more husky as he proceeded, and at length, after

struggling with the impediment unsuccessfully, he Missionaries to the Latin Quarter in Paris

stopped in the middle of his discourse and said:

"I shall be obliged to ask Mrs. Chadwick to The free and careless side of life in the so-called finish my sermon for me." As she came up into Latin Quarter has been so clearly portrayed in the pulpit he pointed out the place in his manurecent fiction that anything regarding student lite script which he had reached, and, turning to his in Paris is of interest. In the current number of congregation, explained, “ My wife has not read “ The ()pen Church "the Rev.W. M. Paden, D.D., the manuscript, but I think she can get along with tells of the religious work begun there by the it.” She gracefully completed the discourse in a Rev. Charles Wood, D.D., during his few months' clear, firm voice, notwithstanding the sudden service in the American Chapel. Dr. Wood was emergency and the unusual position; after which much interested in and had intense sympathy for her husband came back into the pulpit to conthese young men, and realized their perils and clude the services of the morning, saying as he temptations, and the meager opportunities which did so, “A friend in need is a wife indeed "-a there existed for strengthening even a nature in felicitous benediction to which the congregation ciined toward religion. Ending that the students must bave wished to say “Amen."

[ocr errors]

Infamous-if True

dent Lincoln. The other paper gives the history To the Editors of The Outlook :

of the paper in these words: “ This original and The “Volunteers' Gazette" of April 3—by only draft of the first Emancipation Proclamathe way, an able, wide-awake paper—makes the

tion was presented to the Albany Army Relief following statement, which, if authentic, calls for

Bazaar in February, 1864, and brought the sum more than a passing comment. I quote:

of $1,100 to its funds. It became the proper y "The North and West'tells how, at a recent

of Gerrit Smith, who presented it to the United meeting of the Liquor League of Ohio, one of

States Sanitary Commission in 1865. It was the officers delivered an address in which he gave

purchased of the Commission by vote of the utterance to the following remarkable language. Legislature for $1,000, and ordered deposited in

the State Library.” He said:

W. R. EASTMAN. ** The success of our business is dependent

State Library, Albany, N. Y. largely upon the creation of appetite for drink. Men who drink liquor, like others, will die, and if there is no new appetite created our counters will

Sugar and the Tariff be empty, as will be our coffers. After men are To the Editors of The Outlook : grown and their habits are formed, they rarely Your very intelligent and discriminating revi w ever change in this regard. It will be needfu', of my book on our promising domestic sugar intherefore, that missionary work be done among dustry intimates that its development requires the boys; and I make the suggestion, gentlemen, “very high incirect taxcs.” On the contrary, a that nickels expended in treats to the boys now duty of 1 to 172 cents per pound upon impored will return in dollars to your tills after the appe raw sugar would be sufficient--a material reductite has been formed! Above all things create tion from the tariff of 1883-with a countervailing appetite!""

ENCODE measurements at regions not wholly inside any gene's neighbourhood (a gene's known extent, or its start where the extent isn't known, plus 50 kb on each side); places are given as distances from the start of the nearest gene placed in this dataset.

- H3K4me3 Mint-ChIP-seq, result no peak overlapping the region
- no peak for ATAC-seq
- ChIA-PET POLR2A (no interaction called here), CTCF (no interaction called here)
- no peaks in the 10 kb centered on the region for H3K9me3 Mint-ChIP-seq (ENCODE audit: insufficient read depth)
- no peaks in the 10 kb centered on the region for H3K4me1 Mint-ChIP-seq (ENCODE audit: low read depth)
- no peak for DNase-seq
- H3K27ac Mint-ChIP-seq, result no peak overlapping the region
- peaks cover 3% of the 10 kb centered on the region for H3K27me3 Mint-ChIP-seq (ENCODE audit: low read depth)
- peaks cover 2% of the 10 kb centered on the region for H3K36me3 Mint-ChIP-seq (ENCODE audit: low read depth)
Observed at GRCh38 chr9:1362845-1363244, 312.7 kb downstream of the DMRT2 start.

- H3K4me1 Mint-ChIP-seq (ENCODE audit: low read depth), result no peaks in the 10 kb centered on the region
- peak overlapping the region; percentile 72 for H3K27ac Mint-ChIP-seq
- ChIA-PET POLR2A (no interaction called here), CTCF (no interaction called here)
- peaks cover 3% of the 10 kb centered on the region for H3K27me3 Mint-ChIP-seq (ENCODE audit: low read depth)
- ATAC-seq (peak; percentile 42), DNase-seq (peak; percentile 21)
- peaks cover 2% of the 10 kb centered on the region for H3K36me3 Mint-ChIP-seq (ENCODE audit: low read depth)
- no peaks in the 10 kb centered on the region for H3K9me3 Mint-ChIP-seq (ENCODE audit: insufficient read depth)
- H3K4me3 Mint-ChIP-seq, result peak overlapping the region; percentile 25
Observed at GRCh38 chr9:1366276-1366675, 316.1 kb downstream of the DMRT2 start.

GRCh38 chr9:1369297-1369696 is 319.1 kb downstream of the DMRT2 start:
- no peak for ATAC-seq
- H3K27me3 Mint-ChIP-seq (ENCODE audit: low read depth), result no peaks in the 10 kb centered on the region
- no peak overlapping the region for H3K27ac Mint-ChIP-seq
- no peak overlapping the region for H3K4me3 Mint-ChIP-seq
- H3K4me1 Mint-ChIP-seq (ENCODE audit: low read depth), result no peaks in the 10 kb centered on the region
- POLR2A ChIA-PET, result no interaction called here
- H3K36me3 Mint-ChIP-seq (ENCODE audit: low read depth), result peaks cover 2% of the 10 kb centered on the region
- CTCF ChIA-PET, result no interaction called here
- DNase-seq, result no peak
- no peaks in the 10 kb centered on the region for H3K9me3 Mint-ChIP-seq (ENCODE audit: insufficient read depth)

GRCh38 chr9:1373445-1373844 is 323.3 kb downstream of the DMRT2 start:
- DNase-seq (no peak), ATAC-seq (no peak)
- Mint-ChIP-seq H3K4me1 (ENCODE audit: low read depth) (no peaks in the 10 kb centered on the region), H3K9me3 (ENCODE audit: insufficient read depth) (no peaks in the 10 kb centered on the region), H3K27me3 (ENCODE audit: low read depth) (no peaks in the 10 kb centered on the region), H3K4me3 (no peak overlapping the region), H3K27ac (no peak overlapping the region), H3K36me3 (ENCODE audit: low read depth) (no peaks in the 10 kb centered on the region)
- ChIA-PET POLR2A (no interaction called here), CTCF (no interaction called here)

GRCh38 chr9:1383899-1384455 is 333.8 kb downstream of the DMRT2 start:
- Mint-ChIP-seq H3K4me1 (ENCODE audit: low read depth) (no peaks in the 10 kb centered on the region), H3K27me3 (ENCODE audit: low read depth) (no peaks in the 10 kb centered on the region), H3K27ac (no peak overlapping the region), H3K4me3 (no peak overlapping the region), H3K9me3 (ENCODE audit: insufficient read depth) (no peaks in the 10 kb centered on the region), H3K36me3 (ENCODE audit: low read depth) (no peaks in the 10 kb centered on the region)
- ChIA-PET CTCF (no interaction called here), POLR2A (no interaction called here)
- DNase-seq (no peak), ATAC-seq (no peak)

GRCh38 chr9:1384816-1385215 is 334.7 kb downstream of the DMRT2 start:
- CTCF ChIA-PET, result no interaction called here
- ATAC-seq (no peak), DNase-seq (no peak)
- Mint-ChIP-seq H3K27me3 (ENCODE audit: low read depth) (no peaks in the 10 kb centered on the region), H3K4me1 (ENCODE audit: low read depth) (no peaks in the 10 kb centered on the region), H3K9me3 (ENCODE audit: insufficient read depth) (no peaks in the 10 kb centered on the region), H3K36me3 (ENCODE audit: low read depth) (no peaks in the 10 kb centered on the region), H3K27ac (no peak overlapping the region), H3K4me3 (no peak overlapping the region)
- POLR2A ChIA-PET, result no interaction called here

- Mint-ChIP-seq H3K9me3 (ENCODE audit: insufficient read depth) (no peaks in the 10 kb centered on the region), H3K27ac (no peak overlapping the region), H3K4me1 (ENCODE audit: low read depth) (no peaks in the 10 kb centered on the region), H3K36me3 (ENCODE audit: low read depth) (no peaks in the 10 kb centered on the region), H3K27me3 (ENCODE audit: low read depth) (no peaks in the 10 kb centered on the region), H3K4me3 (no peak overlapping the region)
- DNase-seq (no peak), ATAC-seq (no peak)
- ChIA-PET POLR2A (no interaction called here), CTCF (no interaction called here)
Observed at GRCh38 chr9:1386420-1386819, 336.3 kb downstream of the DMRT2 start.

duty to offset European export bounties. This is It seems scarcely possible that even in a nom. the rate fixed by the Dingley Bill. Contrast it with inally Christian land such diabolical sentiment the duties imposed upon sugar by every European and purpose can be allowed to exist. I wish to country (except Great Britain) of 4 to 9 cents per ask through the pages of your widely read paper pound, averaging 4.86 cents per pound duty on if it be the case. I would also like to ask, if this raw sugar pow levied by eight European nations. is true, what do the heads of our Christian homes (See p. 11, “Sugar.") To this they add direct expect to do about it? How do they intend to subsidies and export bounties to sugar-producers protect the children of the land ?

aggregating $25,000,000 a year. A MOTHER OF Sons. Make Hawaiian sugar pay the same duly as

that from other“ reciprocity” countries, as you so [If correctly reported, the speech above described is a disclosure of the sin of the liquor justly urge, and the new duties proposed, though

less than one-third the average European rate, selling business which stands in no need of cumment.-The Editors.)

will enable over $200,000,000 of capital to be lucratively employed in operating the upward of

1,000 large sugar-mills required to supply the The O:iginal Emancipatirn Proclamation American market with $100,000,000 worth of To the Editors of The Outlook :

sugar annually made from beets and cane grown In your issue of April 3, General J. G. Wilson, by American farmers. This is a very moderate in his valuable and de ightful paper on “Gran.'s

“indirect lax" to supply needed revenue for the Historic Utterances," at p.890, uses these words:

time being, and to create the only industry of " Since the loss by fire of Lincoln's original

enormous proportions that off rs American agriEmancipation Proclamation." He undoubtedly